Our clients regularly ask about the financial impact of elections, especially as Election Day nears. We do know that, on average, the market is up 11 percent in election years, which is akin to the long-term average return. History has shown that markets (i.e., investors) dislike uncertainty. While the market normally adjusts and discounts the expected impact, this election cycle has been unique. Strategas Research Partners, one of our research partners, recently released an apolitical analysis of election-related economic issues. Below is an adapted summary of their analysis, focusing on sectors we believe will have the biggest economic impact, such as healthcare and fossil fuels.
Democrats are in favor of price controls on pharmaceuticals and would likely keep the Affordable Care Act in place. Either party victories would benefit infrastructure spending, but with the Democratic Party there has been talk of a New Deal-like program to stimulate the economy. A Democratic win would be a financial negative for the fossil fuel industry but this change would most likely benefit alternative energy producers as energy policy would shift away from fossil fuels. High-end consumer discretionary companies (e.g., retailers) would be negatively impacted as the Democratic Party has pledged to raise taxes on the wealthy which would be a headwind. In addition, a broader increase in the minimum wage would add to the labor costs of retailers. Lastly, a Democratic victory would most certainly lead to greater regulation for the financial sector.
In a Republican sweep, an attempt to dismantle all or parts of the Affordable Care Act would be expected. However, Donald Trump has endorsed some changes to pharmaceutical pricing, creating a wildcard for the industry. A Republican victory would result in an infrastructure spending benefit but not to the same degree as the possible “new” New Deal of the Democratic Party. A Republican president would help benefit all aspects of the fossil fuel industry as Republicans would look to relax carbon emissions rules and make energy the main economic policy. Donald Trump has pledged to cut taxes for 80 million Americans, creating a positive impact on consumer spending. Republicans would likely limit further regulation and subject the Consumer Financial Protection Bureau to an annual appropriation which would limit its power.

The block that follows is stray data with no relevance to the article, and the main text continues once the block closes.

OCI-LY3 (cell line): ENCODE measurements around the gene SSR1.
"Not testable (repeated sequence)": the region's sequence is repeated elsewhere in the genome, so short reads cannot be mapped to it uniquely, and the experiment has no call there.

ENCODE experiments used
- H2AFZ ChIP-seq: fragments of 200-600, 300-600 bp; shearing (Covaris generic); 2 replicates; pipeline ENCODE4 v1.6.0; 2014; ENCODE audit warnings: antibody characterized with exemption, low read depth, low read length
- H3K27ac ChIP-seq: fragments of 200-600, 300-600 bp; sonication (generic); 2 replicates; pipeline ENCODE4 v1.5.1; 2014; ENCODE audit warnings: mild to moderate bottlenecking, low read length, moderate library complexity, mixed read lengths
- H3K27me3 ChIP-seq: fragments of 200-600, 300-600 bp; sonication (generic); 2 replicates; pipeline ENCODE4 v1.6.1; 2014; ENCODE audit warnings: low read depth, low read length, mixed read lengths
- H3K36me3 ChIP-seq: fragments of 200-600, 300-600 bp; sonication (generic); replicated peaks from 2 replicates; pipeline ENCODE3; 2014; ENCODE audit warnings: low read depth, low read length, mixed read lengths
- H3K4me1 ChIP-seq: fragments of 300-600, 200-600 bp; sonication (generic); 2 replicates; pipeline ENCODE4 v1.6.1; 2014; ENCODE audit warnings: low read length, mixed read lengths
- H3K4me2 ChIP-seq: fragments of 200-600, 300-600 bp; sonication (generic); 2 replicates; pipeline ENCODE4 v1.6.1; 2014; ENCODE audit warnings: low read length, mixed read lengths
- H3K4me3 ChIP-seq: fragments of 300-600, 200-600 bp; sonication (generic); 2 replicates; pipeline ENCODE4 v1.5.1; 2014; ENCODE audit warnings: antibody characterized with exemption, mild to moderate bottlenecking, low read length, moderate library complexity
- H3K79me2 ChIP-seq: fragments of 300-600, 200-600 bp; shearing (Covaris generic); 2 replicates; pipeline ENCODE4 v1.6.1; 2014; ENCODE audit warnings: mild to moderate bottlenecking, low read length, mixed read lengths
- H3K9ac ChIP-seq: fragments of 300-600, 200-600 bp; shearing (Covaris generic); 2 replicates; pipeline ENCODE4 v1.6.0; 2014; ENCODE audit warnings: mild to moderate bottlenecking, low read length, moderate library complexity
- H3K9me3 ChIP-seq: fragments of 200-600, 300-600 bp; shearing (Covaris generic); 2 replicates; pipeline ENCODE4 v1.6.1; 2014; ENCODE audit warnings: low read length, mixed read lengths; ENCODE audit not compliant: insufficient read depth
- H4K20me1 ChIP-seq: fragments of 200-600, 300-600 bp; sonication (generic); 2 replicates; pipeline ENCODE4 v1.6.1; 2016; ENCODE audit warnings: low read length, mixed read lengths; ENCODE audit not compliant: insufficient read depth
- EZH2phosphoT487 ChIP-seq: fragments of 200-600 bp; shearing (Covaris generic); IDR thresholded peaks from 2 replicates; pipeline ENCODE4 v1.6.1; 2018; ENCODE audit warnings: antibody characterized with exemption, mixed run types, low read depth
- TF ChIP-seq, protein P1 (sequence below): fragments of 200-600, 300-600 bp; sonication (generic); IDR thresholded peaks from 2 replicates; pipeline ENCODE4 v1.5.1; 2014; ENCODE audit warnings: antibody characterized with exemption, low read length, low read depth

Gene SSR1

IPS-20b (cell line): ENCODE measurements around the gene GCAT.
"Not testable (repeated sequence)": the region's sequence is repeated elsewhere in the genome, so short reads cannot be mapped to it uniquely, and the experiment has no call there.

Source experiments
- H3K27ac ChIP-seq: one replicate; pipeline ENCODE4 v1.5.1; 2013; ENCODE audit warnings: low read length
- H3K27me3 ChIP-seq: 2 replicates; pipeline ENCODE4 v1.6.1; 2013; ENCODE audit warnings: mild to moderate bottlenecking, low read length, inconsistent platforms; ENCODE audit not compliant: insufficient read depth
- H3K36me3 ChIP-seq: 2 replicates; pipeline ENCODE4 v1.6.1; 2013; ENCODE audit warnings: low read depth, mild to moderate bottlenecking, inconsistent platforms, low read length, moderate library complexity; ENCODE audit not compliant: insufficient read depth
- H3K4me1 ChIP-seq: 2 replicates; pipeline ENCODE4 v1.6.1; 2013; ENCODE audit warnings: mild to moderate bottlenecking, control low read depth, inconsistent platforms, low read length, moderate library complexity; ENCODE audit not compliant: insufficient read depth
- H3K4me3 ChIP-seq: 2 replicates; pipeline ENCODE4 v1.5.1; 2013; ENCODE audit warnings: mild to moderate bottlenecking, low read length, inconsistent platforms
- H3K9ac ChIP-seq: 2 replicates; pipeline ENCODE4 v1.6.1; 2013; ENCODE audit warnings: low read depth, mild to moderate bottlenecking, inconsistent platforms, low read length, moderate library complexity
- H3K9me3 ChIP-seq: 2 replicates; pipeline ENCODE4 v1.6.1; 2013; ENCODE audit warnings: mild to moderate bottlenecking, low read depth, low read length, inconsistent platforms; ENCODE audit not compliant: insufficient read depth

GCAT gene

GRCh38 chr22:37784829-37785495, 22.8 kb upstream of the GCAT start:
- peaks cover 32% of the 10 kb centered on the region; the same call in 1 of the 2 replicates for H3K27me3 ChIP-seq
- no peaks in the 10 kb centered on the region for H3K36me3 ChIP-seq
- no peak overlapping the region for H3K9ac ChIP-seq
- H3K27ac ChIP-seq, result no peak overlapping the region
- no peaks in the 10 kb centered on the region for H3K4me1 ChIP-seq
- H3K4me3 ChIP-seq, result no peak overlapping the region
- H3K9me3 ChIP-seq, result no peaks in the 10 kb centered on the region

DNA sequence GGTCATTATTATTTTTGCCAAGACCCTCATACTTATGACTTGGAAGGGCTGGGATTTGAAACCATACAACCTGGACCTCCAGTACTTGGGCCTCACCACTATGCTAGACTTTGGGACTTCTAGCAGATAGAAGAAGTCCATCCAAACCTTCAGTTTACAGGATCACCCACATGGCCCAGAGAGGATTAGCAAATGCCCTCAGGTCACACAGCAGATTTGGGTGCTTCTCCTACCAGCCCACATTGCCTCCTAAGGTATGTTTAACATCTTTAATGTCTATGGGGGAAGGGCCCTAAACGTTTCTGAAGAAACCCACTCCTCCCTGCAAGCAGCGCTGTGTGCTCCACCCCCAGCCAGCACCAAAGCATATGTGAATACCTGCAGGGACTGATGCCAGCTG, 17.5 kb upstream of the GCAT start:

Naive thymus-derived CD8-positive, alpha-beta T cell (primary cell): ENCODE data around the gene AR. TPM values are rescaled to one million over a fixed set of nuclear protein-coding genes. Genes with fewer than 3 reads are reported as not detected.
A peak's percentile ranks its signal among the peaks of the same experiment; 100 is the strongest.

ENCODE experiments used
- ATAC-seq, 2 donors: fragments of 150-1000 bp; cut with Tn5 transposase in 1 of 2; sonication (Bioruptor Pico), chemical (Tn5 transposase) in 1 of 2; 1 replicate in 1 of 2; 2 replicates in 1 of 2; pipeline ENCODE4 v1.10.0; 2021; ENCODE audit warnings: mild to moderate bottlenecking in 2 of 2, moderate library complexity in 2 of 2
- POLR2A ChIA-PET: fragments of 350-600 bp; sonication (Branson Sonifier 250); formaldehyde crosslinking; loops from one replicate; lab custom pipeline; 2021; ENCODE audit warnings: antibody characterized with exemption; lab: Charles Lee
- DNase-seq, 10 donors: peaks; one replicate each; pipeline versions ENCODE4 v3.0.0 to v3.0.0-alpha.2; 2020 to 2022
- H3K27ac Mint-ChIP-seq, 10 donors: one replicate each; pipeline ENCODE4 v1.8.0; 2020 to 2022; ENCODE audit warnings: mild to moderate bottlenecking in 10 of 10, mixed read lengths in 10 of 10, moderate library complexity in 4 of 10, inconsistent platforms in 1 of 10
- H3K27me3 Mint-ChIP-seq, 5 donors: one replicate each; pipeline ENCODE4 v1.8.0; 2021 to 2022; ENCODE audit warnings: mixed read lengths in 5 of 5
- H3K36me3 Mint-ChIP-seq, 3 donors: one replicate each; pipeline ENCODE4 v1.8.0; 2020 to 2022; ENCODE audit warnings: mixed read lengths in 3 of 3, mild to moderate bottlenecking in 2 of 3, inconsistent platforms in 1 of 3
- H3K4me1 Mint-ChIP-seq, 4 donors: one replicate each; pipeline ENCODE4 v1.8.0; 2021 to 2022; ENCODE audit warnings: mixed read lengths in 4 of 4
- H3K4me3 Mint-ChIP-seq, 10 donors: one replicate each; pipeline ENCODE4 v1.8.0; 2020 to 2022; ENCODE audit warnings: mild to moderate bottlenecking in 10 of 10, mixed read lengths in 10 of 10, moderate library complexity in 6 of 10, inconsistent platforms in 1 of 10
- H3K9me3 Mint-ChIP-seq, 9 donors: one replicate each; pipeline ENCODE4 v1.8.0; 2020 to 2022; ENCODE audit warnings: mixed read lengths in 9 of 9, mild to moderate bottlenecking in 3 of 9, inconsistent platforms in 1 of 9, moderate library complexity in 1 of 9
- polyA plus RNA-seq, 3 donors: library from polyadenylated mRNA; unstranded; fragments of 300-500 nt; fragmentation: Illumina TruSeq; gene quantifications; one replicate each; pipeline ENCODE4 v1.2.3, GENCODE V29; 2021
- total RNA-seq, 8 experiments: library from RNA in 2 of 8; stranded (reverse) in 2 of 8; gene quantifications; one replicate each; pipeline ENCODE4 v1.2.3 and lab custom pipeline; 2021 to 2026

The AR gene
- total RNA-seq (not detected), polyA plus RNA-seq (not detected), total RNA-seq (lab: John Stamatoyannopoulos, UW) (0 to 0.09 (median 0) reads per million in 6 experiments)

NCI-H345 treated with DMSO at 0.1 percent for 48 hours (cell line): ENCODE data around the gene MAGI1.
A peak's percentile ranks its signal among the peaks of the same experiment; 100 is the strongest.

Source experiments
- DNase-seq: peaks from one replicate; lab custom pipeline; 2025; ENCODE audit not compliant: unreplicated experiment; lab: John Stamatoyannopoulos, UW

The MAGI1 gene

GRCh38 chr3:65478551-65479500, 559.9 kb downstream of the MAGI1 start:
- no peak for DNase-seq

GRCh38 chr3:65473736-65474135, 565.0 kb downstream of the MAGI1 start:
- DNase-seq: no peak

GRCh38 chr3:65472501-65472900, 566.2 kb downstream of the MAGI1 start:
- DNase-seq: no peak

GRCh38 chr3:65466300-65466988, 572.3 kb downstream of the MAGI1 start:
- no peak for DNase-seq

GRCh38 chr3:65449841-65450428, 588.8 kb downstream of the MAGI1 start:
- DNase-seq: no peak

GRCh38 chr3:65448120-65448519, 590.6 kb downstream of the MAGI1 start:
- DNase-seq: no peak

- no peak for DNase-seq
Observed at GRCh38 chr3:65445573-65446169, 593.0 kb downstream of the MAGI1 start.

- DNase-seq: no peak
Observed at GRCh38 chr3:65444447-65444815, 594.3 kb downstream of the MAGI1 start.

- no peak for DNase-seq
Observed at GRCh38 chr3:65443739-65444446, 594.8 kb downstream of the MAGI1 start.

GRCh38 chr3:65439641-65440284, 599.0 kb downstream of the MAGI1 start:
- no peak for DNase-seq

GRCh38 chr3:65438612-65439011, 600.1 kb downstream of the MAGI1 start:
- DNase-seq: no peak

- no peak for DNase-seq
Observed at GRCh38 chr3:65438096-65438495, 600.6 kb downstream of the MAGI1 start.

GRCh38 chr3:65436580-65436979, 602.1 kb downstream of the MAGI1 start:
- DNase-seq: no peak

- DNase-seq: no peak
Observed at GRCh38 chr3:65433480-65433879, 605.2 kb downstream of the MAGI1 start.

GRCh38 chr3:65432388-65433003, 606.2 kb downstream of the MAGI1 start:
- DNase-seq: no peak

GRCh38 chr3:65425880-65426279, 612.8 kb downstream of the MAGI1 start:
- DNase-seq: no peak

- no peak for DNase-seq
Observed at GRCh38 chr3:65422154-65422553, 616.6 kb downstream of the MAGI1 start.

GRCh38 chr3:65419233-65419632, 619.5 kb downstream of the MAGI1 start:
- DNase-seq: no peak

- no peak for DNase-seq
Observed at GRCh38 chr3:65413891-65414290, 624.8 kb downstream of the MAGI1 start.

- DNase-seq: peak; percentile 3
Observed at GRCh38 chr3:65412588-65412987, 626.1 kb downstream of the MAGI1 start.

Unconventional candidates and an “anything could happen” atmosphere have increased market uncertainty. However, despite this uncertainty, the markets will continue to operate as usual as we move towards the end of the 2016 election year. History has shown that financial markets generally see past election results and no permanent damage is generally done.
Our Takeaway for the Week
- There are potential capital market benefits to either a Republican or Democratic being elected as president in November
- Investors don't like uncertainty, but historically election years have been positive for stocks